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Player's Journal: Jeff Fortson at the U.S. Amateur Four-Ball
Jeff Fortson is journaling his week at Jupiter Hills (USGA photo)
Jeff Fortson is journaling his week at Jupiter Hills (USGA photo)

Editor's note: As a special to AmateurGolf.com, Jeff Fortson of Palm Desert, CA has decided to journal his experience playing in the U.S. Four-Ball Championship. This is his first entry.

On Thursday, I will be playing a practice round at Jupiter Hills Country Club, in Jupiter, Florida, at the 4th USGA Amateur Four-Ball Championship. This will be my second time playing in the event as my Four-Ball partner, Michael Walton, and I had the good fortune to have played in the inaugural championship held at The Olympic Club in 2015. That year we were lucky enough to have been given the first tee time in the championship’s history. It was a special honor to be in the first group that ever played in the event. While we played poorly and missed the cut at The Olympic Club, it was an unforgettable week and we are so excited to have another opportunity to play in it this year. Over the course of the coming week, I will be journaling my experience of playing in a USGA event.

Qualifying for the USGA Amateur Four-Ball is one of the toughest to qualify for in amateur golf. I think it is harder than qualifying for a USGA Mid-Amateur Championship. For middle-aged guys like Michael and I, we have to compete with collegiate and junior players on top of the good mid-am players. All 30+ year olds can attest to how difficult it can be taking on young, fresh competition. Pars simply don’t get it done. Both times Michael and I qualified for the USGA Amateur Four-Ball we had to shoot 63 and 64 respectively to make it. While at a USGA Mid-Amateur qualifier, you can usually play a little more conservative and shoot something around 70 to qualify. Plus, if one player on a side is off in the Four-Ball format it puts a huge burden on the other player to play exceptional golf. Michael can attest to that in this year’s qualifier.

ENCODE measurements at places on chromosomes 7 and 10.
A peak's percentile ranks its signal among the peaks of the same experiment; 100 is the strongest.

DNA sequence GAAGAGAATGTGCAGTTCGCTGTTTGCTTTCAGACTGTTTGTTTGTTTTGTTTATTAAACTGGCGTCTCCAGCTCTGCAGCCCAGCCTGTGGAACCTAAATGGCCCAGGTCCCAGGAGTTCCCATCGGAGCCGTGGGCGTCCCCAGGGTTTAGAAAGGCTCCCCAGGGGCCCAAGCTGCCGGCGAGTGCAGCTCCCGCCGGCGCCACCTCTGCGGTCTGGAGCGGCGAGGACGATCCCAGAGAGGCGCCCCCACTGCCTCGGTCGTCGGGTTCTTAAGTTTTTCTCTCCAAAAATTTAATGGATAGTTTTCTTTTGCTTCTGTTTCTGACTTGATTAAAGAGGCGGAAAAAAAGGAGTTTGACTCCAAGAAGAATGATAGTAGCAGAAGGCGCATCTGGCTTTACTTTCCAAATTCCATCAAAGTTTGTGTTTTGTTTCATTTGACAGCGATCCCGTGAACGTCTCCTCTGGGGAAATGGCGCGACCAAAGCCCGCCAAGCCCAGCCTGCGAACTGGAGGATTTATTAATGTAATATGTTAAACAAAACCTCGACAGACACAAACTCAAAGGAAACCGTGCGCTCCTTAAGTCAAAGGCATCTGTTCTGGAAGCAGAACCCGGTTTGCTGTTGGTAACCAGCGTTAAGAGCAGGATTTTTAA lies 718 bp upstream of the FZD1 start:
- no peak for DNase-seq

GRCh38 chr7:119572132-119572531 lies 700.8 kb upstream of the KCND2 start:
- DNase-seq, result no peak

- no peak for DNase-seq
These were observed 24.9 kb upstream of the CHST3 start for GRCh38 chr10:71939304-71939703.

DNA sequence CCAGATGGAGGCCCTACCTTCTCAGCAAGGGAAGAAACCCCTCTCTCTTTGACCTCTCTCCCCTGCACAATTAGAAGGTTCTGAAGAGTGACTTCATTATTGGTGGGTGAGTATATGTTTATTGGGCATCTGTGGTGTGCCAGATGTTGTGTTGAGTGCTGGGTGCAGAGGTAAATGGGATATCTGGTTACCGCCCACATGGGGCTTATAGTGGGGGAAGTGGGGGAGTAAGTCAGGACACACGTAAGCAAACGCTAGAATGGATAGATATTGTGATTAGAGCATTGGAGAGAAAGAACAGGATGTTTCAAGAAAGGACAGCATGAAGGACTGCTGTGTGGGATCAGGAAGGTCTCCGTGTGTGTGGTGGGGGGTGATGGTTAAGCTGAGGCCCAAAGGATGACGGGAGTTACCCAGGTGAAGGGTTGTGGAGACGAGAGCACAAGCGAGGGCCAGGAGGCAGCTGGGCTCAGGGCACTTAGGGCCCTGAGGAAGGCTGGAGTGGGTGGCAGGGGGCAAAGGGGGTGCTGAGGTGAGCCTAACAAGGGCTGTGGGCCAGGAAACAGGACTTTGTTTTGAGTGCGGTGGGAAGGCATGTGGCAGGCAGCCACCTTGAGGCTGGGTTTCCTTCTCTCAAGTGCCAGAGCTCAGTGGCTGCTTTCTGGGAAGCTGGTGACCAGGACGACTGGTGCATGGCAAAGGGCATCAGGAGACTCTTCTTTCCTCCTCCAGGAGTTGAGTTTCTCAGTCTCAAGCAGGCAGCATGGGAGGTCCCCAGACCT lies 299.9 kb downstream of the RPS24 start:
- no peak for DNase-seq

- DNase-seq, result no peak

Back in September, we played our qualifier at Apple Valley Golf Course in Apple Valley, CA. It’s a medium length course, par 70, where the wind can blow. 29 teams showed up with only two spots available. As I scraped it around the course, Michael played solid and we made the turn at 2-under. After two pars on 10 & 11, a volunteer asked how we were playing. I dejectedly told him we were 2-under and he said, “I haven’t heard of any team better than that through 11 yet.” I thought “game on!” I shared this with Michael and he proceeded to rattle off three straight birdies on 12, 13, and 14 getting us to 5-under. After Michael hit his only poor tee shot of the day on 15, I needed to step up and make a par at worst. I proceeded to three-putt from 30 feet for bogey. I saved face by making a good par on 16 and holing a 40-foot birdie putt on 17 to get us back to 5-under. Michael then hit two clutch shots on the par 5, 18th and made a stress free two-putt birdie to get us in at 6-under, 64 for the day. After an hour wait, we official finished solo 2nd place and had qualified for the championship for our second time. I definitely must have felt heavy on Michael’s back that day and so thankful he played well.

Related: FINAL: 2018 U.S. Amateur Four-Ball Qualifying Roundup

This will be my 6th (4 US Mid-Amateurs & 1 US Four-Ball) and Michael’s 5th (1 US Amateur, 2 US Mid-Amateurs & 1 US Four-Ball) USGA Championship. For those that haven’t qualified for a USGA Championship, I encourage you to keep trying. USGA events are the pinnacle of amateur golf and the USGA, the host clubs, and the countless volunteers truly make you feel special. From the second you check-in at registration everything is 1st class.